There are two sides to this story - I have often called for coherent reasons as to why we should be leaving and at the same time tried to give coherent reasons why we should remain but these are mainly ignored, or ridiculed by the leavers. I have said on a number of occasions that you never get in a situation as this with 100% right on one side and 100% wrong on the other - there are always pros and cons, yet the leavers often come over as they are 100% right and refuse to accept, or even discuss any ideas to the contrary in the real sense of having a debate. It is disappointing that opinions have become so polarised and this has led to a division we could well do without in these perilous times.
  24. 4 points
    Amazing noaa still have it at hurricane status south west of Ireland. Going to be one to watch closely.
  25. 4 points
    I must admit with a sad heart if a second ref was to take place i would vote leave this time,so would many who had previously voted remain whom i have spoken to. It is becoming more apparent the attitude of the EU,if you want to leave the cartel you have to pay the price basically. My experience over the last 15 years working in the EU system with regard to import and export of both goods and intellectual knowledge ie staff has made me very cynical i'm afraid. There are to many intellectuals in the EU organisation,not enough intelligent people,the two are very different. The regulations imposed have caused some good i agree but this is outweighed by the negative aspects caused in so many cases. We (as a company) have had to take legal action 3 times over the last 6 years,winning two and one still on going regarding basically idiotic regulations,thankfully most we can bypass now thanks to spending both money and time in altering how we work,all legal and above board. Sorry i don't have those rose tinted specs with regard to the EU and daily now that view is being reinforced not only to myself but many.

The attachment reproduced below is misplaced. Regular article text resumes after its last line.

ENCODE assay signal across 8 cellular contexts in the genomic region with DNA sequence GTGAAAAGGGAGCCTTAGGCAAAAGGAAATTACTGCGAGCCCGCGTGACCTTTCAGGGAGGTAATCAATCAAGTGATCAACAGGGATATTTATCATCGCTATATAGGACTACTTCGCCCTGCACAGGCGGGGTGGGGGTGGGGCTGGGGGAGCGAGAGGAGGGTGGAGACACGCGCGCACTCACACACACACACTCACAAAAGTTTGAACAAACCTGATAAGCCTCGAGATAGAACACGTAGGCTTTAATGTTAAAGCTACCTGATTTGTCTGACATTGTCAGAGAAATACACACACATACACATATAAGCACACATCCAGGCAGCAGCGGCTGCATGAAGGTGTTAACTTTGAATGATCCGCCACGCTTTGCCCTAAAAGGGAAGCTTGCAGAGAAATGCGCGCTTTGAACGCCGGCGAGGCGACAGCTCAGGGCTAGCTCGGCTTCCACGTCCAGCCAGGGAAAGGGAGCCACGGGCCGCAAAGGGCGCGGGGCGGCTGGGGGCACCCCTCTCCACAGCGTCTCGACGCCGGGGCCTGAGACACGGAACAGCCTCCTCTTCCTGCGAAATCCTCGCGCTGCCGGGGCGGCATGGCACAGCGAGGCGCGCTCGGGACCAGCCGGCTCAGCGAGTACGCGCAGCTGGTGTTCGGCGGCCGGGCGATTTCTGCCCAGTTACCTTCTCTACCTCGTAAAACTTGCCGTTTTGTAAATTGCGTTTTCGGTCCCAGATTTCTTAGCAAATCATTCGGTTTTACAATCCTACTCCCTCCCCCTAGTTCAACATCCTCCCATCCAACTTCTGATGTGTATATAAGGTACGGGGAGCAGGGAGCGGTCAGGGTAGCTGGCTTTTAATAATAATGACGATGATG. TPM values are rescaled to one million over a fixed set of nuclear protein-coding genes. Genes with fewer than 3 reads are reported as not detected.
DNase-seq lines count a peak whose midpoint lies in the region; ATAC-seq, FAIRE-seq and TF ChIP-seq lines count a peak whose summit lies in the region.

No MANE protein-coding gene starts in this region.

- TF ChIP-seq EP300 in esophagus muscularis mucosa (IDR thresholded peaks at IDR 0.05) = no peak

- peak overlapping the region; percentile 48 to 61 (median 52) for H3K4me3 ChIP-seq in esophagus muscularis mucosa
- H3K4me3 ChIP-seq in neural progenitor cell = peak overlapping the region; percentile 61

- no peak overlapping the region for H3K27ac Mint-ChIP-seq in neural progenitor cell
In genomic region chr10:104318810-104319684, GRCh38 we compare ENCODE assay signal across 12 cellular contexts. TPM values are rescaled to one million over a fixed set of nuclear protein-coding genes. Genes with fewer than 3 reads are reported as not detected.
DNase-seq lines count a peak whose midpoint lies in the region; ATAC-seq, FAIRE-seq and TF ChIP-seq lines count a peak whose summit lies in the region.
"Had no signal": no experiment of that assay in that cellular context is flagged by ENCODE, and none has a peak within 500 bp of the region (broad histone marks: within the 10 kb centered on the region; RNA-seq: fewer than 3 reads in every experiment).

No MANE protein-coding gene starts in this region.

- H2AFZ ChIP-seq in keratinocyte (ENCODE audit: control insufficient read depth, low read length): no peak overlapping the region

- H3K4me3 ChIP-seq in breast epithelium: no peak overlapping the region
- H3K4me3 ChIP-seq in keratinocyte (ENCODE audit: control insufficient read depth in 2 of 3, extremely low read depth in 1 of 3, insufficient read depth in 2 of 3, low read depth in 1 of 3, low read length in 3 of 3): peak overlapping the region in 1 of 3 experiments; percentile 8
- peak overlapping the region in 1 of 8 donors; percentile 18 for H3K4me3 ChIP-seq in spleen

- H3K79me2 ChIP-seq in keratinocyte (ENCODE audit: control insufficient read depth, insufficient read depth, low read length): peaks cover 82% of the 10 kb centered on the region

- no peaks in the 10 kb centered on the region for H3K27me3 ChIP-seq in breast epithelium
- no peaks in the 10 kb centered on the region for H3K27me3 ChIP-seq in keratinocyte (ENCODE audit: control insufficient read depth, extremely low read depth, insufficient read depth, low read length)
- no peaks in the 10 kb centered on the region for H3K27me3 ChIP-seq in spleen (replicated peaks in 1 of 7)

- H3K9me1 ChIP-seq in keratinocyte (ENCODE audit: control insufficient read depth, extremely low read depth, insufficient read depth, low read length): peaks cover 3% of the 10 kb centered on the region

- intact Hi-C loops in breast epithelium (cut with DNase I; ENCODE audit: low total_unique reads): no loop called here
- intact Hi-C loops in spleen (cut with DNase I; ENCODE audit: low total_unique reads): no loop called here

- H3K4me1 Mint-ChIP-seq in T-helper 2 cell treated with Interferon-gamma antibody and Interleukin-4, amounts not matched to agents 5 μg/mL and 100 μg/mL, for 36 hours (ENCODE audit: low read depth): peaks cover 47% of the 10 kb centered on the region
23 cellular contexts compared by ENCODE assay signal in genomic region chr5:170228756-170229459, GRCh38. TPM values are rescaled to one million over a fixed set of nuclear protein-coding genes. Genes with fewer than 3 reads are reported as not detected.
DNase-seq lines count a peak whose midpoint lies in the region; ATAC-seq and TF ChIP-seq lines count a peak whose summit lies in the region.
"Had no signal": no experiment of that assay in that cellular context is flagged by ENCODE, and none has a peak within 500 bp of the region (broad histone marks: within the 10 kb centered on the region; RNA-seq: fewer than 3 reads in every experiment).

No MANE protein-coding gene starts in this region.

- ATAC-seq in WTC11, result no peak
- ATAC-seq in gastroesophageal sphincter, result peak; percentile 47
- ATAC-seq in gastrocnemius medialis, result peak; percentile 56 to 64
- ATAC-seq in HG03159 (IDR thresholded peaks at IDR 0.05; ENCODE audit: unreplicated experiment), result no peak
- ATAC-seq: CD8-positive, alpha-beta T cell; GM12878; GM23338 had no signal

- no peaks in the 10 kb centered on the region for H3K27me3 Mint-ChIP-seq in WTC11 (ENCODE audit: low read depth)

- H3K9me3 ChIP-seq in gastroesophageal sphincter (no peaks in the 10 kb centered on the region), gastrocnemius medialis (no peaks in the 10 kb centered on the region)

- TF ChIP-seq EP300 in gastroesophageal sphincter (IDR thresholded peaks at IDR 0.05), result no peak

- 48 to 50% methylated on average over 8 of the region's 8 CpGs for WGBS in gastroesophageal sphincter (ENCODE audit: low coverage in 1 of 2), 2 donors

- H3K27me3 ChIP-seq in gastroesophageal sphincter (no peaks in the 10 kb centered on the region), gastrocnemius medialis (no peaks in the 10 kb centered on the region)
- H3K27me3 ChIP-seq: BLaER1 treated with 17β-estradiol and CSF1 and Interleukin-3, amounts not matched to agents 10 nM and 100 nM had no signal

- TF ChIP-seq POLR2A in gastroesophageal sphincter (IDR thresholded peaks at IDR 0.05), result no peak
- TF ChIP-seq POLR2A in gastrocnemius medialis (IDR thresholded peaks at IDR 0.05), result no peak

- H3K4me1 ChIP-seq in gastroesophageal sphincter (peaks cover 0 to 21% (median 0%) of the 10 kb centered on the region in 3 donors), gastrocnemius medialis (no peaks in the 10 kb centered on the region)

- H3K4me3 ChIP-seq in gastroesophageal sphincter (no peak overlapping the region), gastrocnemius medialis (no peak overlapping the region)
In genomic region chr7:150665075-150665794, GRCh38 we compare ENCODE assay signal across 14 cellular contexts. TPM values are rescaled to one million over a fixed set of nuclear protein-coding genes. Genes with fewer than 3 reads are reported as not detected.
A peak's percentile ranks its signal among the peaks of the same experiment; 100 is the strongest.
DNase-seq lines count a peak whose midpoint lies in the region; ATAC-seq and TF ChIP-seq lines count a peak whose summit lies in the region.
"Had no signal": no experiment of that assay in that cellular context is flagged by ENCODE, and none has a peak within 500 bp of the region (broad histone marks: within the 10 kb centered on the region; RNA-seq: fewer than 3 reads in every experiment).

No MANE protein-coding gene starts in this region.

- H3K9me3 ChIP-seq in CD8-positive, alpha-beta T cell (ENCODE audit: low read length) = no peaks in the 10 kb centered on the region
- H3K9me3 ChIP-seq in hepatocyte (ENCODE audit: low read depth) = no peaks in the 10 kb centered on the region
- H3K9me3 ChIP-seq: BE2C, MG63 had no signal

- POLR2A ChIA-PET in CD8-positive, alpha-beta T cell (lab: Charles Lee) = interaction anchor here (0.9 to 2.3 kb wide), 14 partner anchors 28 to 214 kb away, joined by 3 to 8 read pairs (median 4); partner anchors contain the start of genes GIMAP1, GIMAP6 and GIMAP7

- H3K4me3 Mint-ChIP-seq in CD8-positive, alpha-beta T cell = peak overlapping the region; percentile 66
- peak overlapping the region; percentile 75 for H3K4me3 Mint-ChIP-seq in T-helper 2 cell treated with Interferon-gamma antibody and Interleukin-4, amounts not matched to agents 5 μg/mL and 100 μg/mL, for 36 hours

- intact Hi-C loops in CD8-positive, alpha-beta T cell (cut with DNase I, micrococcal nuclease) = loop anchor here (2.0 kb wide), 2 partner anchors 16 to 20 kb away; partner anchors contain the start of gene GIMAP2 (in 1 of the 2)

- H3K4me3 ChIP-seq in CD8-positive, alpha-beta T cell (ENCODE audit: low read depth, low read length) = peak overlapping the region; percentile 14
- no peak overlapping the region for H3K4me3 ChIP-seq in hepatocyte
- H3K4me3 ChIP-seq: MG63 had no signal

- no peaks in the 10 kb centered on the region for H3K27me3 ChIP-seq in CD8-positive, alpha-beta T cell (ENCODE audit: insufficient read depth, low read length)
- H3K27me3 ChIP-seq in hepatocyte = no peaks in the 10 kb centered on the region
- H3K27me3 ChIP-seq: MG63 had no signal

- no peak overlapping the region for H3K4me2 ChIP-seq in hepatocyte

26. 4 points
    I don't care I want power and excitement! Bring me a hurricane!!!
  27. 4 points
    Looking at the storm as a hybrid between hurricane and extra tropical storm might give some different insights particularly looking at it as extra tropical. In this case we have a jet streak looping around the storm as it moves up from off the coast of Spain to France with divergence aloft ahead of the storm. This would suggest rapid cyclogenesis (deepening of the low) as it approaches the UK.As the storm moves near to the coast of Ireland that jet streak swings across England. Strongest winds for a hurricane are near the eye whilst the strongest winds from a non tropical storm are under the jet stream. Looking at the ECMWF 850mb winds shows wind strengths in excess of 70 knots at 850MB (That is 90mph winds at 5000 feet) across much of the UK. Now ECMWF brings the low closer to the UK than some other models and winds at the surface will be a lot less than that, but it is worth bearing in mind. So we must be careful not to assign purely tropical attributes to this storm.Having said that Southern Ireland looks to have the brunt of this according to current modelling.
  28. 4 points